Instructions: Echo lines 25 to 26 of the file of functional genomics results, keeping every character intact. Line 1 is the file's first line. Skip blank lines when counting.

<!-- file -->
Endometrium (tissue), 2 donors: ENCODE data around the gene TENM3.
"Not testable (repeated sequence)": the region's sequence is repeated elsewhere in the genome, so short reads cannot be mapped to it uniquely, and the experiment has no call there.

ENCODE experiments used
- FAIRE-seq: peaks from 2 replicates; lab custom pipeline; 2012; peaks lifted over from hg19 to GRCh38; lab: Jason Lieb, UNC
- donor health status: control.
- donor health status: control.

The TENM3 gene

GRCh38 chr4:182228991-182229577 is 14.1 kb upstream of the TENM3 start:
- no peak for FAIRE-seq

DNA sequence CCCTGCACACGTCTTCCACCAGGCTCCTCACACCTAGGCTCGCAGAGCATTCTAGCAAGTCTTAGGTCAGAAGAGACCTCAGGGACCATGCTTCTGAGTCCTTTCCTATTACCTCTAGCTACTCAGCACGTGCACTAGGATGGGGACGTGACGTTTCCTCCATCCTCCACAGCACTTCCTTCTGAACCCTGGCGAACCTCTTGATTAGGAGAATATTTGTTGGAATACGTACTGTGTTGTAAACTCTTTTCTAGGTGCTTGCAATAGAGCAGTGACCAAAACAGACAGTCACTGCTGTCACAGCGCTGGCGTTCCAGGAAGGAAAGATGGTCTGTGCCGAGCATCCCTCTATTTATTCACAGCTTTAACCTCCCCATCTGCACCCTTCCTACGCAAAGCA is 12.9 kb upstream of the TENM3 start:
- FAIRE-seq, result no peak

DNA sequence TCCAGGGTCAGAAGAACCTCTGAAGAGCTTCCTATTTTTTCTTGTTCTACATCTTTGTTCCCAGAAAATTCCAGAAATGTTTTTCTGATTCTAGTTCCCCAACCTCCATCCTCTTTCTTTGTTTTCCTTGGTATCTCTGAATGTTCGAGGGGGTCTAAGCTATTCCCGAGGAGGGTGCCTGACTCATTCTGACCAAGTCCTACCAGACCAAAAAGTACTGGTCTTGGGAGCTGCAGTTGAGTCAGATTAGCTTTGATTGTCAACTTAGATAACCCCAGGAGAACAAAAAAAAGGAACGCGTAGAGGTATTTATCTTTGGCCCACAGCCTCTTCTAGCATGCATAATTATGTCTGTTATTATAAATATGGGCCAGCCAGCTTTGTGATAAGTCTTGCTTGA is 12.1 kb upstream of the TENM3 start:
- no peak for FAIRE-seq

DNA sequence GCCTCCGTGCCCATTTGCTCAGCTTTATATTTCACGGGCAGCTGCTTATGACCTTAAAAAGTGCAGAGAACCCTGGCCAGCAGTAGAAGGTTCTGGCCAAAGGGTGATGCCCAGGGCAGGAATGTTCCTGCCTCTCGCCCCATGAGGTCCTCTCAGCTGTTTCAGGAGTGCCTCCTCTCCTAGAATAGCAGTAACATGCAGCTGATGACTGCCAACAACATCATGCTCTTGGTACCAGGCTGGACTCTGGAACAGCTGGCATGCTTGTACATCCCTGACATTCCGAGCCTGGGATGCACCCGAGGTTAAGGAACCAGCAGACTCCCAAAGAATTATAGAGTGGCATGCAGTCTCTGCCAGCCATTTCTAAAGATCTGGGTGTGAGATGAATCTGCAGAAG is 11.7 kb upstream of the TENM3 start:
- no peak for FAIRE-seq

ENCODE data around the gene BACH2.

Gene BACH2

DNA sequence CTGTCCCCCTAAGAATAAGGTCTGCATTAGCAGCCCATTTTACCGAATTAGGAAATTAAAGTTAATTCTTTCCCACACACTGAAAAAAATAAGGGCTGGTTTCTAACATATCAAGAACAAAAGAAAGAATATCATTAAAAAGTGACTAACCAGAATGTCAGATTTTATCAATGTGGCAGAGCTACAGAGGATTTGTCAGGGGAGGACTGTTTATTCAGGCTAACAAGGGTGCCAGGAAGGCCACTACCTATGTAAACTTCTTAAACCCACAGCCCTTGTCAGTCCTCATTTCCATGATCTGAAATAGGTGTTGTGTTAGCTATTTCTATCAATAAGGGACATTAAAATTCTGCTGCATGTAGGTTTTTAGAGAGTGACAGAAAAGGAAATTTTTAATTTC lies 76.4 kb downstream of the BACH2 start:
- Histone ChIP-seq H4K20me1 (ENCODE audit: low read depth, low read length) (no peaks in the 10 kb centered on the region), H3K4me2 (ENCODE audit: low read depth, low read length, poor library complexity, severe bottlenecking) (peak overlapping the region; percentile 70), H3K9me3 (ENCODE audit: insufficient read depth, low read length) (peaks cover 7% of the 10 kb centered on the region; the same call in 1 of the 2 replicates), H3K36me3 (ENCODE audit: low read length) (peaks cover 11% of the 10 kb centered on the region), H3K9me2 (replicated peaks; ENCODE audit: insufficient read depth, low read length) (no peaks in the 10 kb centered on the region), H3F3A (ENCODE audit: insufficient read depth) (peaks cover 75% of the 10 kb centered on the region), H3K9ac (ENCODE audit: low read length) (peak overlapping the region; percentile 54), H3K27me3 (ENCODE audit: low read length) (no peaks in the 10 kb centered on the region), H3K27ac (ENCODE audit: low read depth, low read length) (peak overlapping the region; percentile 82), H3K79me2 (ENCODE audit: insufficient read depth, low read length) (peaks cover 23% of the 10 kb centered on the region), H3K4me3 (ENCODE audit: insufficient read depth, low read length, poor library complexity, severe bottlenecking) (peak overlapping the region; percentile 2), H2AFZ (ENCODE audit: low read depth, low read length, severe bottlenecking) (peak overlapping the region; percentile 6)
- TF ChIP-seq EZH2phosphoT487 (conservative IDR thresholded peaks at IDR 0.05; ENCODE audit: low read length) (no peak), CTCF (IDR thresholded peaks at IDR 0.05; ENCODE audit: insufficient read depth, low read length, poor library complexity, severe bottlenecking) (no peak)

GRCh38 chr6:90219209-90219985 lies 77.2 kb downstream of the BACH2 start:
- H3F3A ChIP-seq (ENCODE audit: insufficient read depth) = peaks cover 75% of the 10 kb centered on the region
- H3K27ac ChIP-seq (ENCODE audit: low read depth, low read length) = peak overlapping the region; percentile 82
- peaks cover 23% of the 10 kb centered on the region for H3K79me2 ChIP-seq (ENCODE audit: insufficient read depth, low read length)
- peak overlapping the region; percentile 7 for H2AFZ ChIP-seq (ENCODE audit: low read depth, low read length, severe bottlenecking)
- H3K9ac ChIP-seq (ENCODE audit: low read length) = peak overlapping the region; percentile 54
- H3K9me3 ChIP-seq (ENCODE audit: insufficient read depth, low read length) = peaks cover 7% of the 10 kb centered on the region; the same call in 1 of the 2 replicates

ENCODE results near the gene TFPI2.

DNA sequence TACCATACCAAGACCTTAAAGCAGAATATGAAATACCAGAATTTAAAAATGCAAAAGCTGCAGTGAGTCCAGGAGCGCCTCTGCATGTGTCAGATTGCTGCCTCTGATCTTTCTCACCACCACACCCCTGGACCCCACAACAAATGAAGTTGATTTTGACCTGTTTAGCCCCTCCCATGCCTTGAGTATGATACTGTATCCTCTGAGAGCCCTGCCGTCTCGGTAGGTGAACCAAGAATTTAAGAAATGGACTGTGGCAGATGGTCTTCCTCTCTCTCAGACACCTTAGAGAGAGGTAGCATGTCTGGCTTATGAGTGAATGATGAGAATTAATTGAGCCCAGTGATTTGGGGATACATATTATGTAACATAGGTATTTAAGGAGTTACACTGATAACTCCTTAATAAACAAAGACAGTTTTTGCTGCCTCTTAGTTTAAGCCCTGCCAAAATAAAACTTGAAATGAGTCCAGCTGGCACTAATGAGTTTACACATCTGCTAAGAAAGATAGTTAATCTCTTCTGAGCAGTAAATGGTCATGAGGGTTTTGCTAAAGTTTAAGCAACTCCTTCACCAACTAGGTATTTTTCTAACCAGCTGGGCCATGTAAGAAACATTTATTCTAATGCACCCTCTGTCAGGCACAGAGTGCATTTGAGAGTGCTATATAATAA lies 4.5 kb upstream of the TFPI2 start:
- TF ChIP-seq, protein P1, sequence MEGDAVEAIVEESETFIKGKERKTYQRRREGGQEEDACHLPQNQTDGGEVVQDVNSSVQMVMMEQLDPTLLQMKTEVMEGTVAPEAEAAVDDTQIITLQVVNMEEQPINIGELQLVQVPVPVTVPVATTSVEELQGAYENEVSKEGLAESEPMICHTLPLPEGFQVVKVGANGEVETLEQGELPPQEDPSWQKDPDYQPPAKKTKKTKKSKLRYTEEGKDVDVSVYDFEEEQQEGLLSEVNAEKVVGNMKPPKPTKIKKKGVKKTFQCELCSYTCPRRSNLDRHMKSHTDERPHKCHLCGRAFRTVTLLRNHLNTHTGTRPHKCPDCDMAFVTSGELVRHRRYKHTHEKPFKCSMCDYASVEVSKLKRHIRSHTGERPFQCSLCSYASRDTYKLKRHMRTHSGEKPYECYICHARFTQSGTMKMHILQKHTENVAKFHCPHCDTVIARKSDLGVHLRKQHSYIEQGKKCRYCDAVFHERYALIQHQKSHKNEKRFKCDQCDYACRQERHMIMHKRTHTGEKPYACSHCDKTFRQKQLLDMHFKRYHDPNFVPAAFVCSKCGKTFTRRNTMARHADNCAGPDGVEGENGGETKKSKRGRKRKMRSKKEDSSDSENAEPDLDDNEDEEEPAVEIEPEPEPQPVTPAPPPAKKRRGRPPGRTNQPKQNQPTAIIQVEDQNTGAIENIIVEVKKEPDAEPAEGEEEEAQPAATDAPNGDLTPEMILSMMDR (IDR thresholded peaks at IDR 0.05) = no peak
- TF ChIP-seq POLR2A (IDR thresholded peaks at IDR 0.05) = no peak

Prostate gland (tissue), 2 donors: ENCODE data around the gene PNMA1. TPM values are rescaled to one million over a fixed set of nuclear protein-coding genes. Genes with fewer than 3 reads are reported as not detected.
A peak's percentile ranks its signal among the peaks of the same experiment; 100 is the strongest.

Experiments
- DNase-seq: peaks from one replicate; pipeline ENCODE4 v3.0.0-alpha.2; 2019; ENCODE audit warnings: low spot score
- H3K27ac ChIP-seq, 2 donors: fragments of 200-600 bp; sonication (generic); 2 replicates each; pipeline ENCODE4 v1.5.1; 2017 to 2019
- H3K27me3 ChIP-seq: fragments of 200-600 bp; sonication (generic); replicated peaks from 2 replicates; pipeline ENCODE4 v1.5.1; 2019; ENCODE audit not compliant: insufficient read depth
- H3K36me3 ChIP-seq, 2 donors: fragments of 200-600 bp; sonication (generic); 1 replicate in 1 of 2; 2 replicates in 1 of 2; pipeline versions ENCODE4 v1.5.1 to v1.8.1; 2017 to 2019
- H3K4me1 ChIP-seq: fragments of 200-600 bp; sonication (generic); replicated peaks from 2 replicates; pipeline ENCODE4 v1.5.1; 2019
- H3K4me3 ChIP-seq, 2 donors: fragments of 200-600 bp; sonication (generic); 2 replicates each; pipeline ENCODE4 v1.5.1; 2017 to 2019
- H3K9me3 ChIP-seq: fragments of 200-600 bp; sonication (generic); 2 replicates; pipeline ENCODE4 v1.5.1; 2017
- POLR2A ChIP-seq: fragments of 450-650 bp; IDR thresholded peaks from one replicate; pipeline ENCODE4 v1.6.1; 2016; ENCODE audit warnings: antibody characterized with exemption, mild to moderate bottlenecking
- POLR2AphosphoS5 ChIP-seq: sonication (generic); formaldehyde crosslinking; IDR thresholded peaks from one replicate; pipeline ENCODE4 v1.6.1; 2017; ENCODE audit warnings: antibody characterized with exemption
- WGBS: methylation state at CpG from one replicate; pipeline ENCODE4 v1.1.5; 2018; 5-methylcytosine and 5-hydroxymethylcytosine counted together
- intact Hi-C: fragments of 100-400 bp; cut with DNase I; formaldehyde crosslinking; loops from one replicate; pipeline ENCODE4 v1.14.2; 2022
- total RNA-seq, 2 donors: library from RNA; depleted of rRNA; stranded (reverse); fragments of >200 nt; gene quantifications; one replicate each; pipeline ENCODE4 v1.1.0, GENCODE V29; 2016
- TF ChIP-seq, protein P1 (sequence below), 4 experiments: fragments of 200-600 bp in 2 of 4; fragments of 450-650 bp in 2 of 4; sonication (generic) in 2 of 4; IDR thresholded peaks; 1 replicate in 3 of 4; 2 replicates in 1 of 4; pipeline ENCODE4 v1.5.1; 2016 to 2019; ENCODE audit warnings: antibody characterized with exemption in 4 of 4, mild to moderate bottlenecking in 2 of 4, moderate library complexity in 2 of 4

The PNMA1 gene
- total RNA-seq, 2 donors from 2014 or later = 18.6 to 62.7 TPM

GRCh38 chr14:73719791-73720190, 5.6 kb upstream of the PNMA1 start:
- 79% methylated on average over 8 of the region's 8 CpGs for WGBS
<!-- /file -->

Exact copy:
- peak overlapping the region; percentile 7 for H2AFZ ChIP-seq (ENCODE audit: low read depth, low read length, severe bottlenecking)
- H3K9ac ChIP-seq (ENCODE audit: low read length) = peak overlapping the region; percentile 54